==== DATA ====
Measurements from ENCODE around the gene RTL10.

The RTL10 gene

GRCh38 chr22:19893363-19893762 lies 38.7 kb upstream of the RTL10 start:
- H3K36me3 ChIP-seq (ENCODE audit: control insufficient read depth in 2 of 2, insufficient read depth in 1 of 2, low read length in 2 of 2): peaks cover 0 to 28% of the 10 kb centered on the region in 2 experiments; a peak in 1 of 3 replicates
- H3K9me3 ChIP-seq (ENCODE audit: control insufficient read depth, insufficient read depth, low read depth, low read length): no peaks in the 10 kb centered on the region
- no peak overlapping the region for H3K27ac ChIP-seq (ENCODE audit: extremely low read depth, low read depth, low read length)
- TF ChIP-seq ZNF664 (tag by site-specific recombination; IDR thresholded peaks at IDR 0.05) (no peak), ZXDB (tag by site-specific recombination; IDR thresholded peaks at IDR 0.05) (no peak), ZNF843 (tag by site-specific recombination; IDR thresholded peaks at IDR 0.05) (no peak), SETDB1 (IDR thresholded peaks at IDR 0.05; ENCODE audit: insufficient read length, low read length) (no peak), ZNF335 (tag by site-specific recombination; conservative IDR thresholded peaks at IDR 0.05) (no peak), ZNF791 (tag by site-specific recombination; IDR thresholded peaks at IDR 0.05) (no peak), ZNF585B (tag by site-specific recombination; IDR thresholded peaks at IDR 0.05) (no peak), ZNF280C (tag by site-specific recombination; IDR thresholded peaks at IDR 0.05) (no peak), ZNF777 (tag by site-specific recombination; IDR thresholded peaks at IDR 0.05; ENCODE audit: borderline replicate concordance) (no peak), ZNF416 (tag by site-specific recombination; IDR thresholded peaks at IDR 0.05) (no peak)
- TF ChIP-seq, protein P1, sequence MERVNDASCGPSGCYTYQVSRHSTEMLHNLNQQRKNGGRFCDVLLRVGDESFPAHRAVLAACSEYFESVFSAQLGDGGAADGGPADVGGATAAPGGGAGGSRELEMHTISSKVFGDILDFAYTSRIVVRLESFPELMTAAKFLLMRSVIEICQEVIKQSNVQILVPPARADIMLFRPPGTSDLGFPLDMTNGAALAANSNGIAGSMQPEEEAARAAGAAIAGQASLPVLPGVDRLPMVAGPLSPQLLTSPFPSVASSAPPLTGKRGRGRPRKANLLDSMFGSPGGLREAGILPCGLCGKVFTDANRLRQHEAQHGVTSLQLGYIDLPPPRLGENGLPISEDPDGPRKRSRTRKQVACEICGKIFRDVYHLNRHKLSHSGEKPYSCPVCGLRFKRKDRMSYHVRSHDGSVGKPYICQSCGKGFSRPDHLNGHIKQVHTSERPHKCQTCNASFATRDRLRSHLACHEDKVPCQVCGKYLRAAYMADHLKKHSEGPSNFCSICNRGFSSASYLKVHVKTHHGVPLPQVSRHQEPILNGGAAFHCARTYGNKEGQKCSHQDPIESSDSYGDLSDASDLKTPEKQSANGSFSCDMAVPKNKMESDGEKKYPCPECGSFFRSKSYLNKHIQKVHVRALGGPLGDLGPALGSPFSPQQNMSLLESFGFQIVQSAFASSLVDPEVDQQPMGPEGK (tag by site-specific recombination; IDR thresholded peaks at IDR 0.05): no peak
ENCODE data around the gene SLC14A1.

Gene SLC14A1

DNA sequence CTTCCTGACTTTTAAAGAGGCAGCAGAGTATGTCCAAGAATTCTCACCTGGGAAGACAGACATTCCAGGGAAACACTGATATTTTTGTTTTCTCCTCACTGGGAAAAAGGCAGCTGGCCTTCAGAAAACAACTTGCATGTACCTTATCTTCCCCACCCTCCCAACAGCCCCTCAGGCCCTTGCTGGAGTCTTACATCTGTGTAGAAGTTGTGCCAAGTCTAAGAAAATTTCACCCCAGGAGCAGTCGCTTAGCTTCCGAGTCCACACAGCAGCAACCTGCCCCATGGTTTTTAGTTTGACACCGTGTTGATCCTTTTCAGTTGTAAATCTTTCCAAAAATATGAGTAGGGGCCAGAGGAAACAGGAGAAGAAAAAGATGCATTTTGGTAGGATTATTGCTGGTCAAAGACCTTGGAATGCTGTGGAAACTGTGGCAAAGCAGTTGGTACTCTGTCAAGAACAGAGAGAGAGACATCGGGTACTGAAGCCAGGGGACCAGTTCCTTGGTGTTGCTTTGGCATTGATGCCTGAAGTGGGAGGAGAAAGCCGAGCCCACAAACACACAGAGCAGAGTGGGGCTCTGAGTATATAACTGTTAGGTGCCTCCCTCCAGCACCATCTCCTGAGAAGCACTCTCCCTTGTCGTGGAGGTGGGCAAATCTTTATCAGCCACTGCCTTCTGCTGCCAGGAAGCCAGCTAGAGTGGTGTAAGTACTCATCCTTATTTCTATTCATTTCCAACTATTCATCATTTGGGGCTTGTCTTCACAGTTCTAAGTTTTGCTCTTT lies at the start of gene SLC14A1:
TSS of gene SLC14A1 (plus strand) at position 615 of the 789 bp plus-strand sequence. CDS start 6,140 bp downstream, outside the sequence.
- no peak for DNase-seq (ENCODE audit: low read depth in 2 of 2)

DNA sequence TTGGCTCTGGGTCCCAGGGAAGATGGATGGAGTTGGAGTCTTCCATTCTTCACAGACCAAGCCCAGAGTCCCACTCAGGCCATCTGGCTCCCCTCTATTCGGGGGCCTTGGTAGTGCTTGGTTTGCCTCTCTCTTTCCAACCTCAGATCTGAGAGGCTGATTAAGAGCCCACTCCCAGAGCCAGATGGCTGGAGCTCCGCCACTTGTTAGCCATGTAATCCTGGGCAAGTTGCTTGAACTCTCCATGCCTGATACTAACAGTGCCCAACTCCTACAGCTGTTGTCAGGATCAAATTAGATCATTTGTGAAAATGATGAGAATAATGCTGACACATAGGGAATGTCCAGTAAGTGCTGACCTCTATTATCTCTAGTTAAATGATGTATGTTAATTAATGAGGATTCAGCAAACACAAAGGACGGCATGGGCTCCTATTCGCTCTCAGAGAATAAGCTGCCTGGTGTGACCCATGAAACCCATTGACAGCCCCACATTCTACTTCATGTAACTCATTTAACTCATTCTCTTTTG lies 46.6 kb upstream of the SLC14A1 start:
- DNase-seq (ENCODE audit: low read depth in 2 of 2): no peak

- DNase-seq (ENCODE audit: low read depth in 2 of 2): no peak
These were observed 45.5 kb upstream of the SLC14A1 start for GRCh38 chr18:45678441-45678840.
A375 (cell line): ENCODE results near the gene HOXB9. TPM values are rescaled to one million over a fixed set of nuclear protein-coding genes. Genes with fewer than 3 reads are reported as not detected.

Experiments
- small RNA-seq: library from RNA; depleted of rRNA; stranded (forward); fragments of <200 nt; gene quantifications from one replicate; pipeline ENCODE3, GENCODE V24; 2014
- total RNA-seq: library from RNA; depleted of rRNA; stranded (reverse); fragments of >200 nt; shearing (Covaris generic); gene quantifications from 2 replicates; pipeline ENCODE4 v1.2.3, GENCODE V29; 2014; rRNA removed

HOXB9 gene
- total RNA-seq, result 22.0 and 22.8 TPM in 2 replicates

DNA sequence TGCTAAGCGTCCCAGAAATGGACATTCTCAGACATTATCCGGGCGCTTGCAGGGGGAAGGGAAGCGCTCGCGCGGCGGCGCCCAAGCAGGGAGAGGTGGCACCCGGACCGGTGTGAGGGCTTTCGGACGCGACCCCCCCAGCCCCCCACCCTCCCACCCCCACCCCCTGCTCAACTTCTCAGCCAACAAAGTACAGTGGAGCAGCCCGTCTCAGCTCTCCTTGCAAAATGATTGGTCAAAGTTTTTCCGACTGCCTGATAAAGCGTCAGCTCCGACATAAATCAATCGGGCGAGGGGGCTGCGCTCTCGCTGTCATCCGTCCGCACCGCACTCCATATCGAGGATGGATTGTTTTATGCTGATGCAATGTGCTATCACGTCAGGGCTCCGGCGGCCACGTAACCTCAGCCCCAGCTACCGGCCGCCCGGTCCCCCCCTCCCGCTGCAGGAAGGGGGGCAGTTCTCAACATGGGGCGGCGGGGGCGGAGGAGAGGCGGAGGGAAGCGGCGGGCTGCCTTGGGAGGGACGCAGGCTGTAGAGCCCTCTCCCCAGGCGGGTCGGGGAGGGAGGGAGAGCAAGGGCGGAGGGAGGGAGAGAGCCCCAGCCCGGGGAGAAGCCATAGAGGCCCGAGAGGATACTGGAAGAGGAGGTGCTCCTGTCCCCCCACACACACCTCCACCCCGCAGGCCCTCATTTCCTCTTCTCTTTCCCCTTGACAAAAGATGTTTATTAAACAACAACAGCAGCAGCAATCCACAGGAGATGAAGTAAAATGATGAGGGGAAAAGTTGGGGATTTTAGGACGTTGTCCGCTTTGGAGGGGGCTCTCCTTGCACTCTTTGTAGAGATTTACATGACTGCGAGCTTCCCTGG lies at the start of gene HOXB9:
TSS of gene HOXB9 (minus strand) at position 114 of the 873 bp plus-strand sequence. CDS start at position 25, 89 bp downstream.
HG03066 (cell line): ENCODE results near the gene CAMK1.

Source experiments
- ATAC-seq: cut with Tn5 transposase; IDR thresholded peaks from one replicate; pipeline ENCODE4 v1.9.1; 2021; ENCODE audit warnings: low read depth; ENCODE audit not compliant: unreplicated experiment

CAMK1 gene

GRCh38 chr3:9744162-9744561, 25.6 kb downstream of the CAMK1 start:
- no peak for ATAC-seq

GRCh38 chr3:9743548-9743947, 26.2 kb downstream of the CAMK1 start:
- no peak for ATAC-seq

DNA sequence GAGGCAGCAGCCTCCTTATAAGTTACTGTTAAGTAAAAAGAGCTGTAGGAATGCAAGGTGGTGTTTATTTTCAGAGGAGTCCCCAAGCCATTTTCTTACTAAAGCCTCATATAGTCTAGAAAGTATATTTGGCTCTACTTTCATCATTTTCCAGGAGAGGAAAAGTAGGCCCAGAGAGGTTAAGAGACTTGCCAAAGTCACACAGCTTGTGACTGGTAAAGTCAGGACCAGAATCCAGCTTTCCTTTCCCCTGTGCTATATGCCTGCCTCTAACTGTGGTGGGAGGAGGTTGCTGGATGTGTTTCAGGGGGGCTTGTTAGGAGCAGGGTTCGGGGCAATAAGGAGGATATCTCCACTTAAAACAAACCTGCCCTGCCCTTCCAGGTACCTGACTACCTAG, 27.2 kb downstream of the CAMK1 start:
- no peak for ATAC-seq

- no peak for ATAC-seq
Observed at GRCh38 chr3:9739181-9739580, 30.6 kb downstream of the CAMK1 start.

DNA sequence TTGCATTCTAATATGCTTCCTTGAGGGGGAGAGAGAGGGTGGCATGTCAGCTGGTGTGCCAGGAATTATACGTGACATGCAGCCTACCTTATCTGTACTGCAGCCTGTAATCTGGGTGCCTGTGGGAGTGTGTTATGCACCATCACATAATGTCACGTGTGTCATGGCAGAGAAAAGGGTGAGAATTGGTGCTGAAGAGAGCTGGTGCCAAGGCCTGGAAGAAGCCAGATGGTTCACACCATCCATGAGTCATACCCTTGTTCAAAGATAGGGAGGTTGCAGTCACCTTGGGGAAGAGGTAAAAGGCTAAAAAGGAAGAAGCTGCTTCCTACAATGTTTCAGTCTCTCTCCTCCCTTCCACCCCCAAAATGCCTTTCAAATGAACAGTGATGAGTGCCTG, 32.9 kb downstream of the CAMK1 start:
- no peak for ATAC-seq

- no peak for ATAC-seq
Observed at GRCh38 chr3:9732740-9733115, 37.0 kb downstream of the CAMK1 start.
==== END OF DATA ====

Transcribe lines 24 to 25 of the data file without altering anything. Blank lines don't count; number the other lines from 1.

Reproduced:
DNA sequence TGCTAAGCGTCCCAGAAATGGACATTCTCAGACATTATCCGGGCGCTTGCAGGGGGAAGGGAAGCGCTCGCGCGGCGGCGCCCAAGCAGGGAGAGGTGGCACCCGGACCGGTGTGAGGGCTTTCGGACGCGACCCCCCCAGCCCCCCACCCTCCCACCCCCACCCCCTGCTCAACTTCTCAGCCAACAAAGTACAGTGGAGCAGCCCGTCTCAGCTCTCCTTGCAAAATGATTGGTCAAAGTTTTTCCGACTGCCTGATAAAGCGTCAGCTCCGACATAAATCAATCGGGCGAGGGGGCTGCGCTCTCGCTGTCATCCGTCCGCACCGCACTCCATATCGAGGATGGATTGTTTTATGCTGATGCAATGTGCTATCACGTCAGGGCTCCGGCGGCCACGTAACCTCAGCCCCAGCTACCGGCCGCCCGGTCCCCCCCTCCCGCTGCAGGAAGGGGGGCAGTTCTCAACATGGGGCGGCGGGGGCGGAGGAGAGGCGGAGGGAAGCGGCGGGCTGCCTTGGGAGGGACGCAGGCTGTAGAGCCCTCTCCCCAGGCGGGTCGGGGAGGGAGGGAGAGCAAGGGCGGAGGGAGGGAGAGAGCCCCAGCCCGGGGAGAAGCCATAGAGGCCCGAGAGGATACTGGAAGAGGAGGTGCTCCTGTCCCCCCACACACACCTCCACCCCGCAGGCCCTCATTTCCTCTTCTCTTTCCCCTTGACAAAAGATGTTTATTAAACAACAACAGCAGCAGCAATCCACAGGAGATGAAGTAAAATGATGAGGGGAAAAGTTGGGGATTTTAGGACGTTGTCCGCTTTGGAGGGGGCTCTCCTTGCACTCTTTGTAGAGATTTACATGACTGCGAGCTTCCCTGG lies at the start of gene HOXB9:
TSS of gene HOXB9 (minus strand) at position 114 of the 873 bp plus-strand sequence. CDS start at position 25, 89 bp downstream.